On July 14th, 1995, Bosnian Serb soldiers shot Mevludin Orić at the Orahovac execution site in Zvornik Municipality – one of several locations where mass executions were carried out during the genocide in and around Srebrenica.
The Sarajevo Canton Memorial Fund and the Post-Conflict Research Center (PCRC) recently released a scientific report entitled “The Siege of Sarajevo from 1992 to 1995,” based upon the relevant court judgements. It documents the sniping and shelling of the city as well as the war crimes committed in eight municipalities, with the aim of promoting greater acceptance of judicially established facts and countering the denial of the crimes carried out against Sarajevo civilians.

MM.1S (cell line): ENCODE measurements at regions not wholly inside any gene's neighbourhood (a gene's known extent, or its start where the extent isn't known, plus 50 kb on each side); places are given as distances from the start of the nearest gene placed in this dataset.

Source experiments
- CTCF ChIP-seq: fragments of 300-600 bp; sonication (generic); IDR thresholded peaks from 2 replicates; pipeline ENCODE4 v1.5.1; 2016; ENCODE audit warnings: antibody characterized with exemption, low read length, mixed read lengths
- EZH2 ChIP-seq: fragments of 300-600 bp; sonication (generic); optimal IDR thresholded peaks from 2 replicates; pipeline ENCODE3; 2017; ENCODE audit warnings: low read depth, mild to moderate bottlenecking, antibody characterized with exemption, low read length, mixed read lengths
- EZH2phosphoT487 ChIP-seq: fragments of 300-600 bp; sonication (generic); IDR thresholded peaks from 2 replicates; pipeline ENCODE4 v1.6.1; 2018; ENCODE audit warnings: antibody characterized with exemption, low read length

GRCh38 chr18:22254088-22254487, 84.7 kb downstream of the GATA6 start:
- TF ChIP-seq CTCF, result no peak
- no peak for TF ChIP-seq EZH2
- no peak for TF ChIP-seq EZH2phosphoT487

The documentary film “Kapija ‘95” premiered in Tuzla, where on the evening of May 25th, 1995, the Army of the Republika Srpska (VRS) fired a grenade into the center of the city, killing 71 young people and wounding 150 more. The film underscored compassion for the victims, persistence on the path of the truth, and the necessity of prosecuting those responsible for this terrible crime.
British photographer Paul Lowe’s black and white photo exhibition, “Opsada/Siege” depicts daily life, culture, survival, death, and childhood in besieged Sarajevo, and will be displayed annually starting on April 5th in the Sarajevo City Hall. The exhibition will serve to commemorate the beginning of the longest siege of a capital city in modern history.
Witnesses, fighters, and heroines are the words used to describe the mothers and women of Srebrenica. For 27 years, they fought for the truth, the existence of the Srebrenica Memorial Center, to find the remains of their loved ones, and to punish the perpetrators of the most terrible crimes.